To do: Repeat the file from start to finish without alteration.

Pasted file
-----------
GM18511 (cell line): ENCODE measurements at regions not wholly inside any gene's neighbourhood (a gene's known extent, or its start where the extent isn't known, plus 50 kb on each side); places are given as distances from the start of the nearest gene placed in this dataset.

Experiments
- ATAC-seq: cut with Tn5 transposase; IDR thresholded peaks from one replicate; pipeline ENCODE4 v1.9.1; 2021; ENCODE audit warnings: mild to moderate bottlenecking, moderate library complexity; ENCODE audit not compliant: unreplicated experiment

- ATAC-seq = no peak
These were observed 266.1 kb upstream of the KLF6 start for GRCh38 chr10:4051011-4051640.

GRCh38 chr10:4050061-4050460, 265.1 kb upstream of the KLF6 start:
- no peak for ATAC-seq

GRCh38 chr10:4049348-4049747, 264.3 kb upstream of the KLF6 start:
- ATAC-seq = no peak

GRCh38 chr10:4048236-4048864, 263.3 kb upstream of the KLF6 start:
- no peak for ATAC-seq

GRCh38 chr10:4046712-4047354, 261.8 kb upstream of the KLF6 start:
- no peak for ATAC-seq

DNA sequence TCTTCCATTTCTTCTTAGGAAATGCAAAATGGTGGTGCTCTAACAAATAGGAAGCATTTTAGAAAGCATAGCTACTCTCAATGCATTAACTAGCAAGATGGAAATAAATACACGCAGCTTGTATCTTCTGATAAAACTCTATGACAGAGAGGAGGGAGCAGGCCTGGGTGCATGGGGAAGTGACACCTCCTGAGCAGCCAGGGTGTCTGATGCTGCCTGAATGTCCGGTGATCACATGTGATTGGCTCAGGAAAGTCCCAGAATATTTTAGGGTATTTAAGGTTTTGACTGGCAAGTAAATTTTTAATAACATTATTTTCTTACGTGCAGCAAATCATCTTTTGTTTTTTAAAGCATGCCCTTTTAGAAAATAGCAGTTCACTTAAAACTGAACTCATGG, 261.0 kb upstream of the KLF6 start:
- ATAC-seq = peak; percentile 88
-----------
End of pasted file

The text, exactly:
GM18511 (cell line): ENCODE measurements at regions not wholly inside any gene's neighbourhood (a gene's known extent, or its start where the extent isn't known, plus 50 kb on each side); places are given as distances from the start of the nearest gene placed in this dataset.

Experiments
- ATAC-seq: cut with Tn5 transposase; IDR thresholded peaks from one replicate; pipeline ENCODE4 v1.9.1; 2021; ENCODE audit warnings: mild to moderate bottlenecking, moderate library complexity; ENCODE audit not compliant: unreplicated experiment

- ATAC-seq = no peak
These were observed 266.1 kb upstream of the KLF6 start for GRCh38 chr10:4051011-4051640.

GRCh38 chr10:4050061-4050460, 265.1 kb upstream of the KLF6 start:
- no peak for ATAC-seq

GRCh38 chr10:4049348-4049747, 264.3 kb upstream of the KLF6 start:
- ATAC-seq = no peak

GRCh38 chr10:4048236-4048864, 263.3 kb upstream of the KLF6 start:
- no peak for ATAC-seq

GRCh38 chr10:4046712-4047354, 261.8 kb upstream of the KLF6 start:
- no peak for ATAC-seq

DNA sequence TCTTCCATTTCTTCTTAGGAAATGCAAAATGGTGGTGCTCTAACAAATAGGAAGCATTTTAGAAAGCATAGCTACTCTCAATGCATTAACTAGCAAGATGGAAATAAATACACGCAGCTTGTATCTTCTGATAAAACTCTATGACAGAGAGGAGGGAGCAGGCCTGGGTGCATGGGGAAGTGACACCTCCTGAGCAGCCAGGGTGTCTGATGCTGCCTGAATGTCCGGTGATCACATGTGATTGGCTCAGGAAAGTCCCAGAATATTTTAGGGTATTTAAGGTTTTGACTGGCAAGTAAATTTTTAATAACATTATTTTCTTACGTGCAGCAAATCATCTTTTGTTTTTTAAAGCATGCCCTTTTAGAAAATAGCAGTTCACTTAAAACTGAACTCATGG, 261.0 kb upstream of the KLF6 start:
- ATAC-seq = peak; percentile 88